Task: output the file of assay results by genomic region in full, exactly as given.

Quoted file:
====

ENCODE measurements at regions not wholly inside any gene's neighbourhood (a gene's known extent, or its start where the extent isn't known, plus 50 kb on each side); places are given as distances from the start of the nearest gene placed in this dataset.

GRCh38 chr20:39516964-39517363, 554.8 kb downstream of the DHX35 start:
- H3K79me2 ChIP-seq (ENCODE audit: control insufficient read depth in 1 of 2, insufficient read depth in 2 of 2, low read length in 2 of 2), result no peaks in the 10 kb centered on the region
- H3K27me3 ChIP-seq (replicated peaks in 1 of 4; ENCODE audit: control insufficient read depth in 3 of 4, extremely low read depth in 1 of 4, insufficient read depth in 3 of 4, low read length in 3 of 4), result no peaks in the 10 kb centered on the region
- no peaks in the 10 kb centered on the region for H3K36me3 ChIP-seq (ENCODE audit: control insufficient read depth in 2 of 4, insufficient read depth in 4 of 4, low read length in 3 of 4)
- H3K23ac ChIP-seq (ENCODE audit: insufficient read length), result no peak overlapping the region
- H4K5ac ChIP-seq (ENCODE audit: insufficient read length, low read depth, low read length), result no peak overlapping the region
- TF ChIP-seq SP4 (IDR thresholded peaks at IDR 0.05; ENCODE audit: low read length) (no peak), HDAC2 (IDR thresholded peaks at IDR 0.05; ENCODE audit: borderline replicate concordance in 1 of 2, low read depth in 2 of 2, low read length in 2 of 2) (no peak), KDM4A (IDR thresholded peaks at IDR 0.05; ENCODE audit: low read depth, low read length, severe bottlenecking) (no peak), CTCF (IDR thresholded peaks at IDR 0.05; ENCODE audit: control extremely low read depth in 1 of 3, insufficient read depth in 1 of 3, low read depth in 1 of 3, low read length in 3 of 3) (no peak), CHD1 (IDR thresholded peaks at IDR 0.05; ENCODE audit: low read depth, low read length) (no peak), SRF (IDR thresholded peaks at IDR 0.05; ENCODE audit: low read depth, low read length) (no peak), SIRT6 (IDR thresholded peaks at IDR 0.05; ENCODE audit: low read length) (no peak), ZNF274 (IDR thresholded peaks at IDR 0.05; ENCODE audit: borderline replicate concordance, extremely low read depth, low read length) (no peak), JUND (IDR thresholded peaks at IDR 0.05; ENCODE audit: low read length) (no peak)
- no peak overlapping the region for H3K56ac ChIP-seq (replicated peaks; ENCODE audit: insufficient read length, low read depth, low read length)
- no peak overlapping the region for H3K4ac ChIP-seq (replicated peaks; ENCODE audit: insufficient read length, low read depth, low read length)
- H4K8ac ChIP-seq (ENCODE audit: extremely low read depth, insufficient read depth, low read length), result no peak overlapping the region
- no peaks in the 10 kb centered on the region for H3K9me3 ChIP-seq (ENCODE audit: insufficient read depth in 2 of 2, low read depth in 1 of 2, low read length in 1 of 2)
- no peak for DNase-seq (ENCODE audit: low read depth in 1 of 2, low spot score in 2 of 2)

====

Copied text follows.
ENCODE measurements at regions not wholly inside any gene's neighbourhood (a gene's known extent, or its start where the extent isn't known, plus 50 kb on each side); places are given as distances from the start of the nearest gene placed in this dataset.

GRCh38 chr20:39516964-39517363, 554.8 kb downstream of the DHX35 start:
- H3K79me2 ChIP-seq (ENCODE audit: control insufficient read depth in 1 of 2, insufficient read depth in 2 of 2, low read length in 2 of 2), result no peaks in the 10 kb centered on the region
- H3K27me3 ChIP-seq (replicated peaks in 1 of 4; ENCODE audit: control insufficient read depth in 3 of 4, extremely low read depth in 1 of 4, insufficient read depth in 3 of 4, low read length in 3 of 4), result no peaks in the 10 kb centered on the region
- no peaks in the 10 kb centered on the region for H3K36me3 ChIP-seq (ENCODE audit: control insufficient read depth in 2 of 4, insufficient read depth in 4 of 4, low read length in 3 of 4)
- H3K23ac ChIP-seq (ENCODE audit: insufficient read length), result no peak overlapping the region
- H4K5ac ChIP-seq (ENCODE audit: insufficient read length, low read depth, low read length), result no peak overlapping the region
- TF ChIP-seq SP4 (IDR thresholded peaks at IDR 0.05; ENCODE audit: low read length) (no peak), HDAC2 (IDR thresholded peaks at IDR 0.05; ENCODE audit: borderline replicate concordance in 1 of 2, low read depth in 2 of 2, low read length in 2 of 2) (no peak), KDM4A (IDR thresholded peaks at IDR 0.05; ENCODE audit: low read depth, low read length, severe bottlenecking) (no peak), CTCF (IDR thresholded peaks at IDR 0.05; ENCODE audit: control extremely low read depth in 1 of 3, insufficient read depth in 1 of 3, low read depth in 1 of 3, low read length in 3 of 3) (no peak), CHD1 (IDR thresholded peaks at IDR 0.05; ENCODE audit: low read depth, low read length) (no peak), SRF (IDR thresholded peaks at IDR 0.05; ENCODE audit: low read depth, low read length) (no peak), SIRT6 (IDR thresholded peaks at IDR 0.05; ENCODE audit: low read length) (no peak), ZNF274 (IDR thresholded peaks at IDR 0.05; ENCODE audit: borderline replicate concordance, extremely low read depth, low read length) (no peak), JUND (IDR thresholded peaks at IDR 0.05; ENCODE audit: low read length) (no peak)
- no peak overlapping the region for H3K56ac ChIP-seq (replicated peaks; ENCODE audit: insufficient read length, low read depth, low read length)
- no peak overlapping the region for H3K4ac ChIP-seq (replicated peaks; ENCODE audit: insufficient read length, low read depth, low read length)
- H4K8ac ChIP-seq (ENCODE audit: extremely low read depth, insufficient read depth, low read length), result no peak overlapping the region
- no peaks in the 10 kb centered on the region for H3K9me3 ChIP-seq (ENCODE audit: insufficient read depth in 2 of 2, low read depth in 1 of 2, low read length in 1 of 2)
- no peak for DNase-seq (ENCODE audit: low read depth in 1 of 2, low spot score in 2 of 2)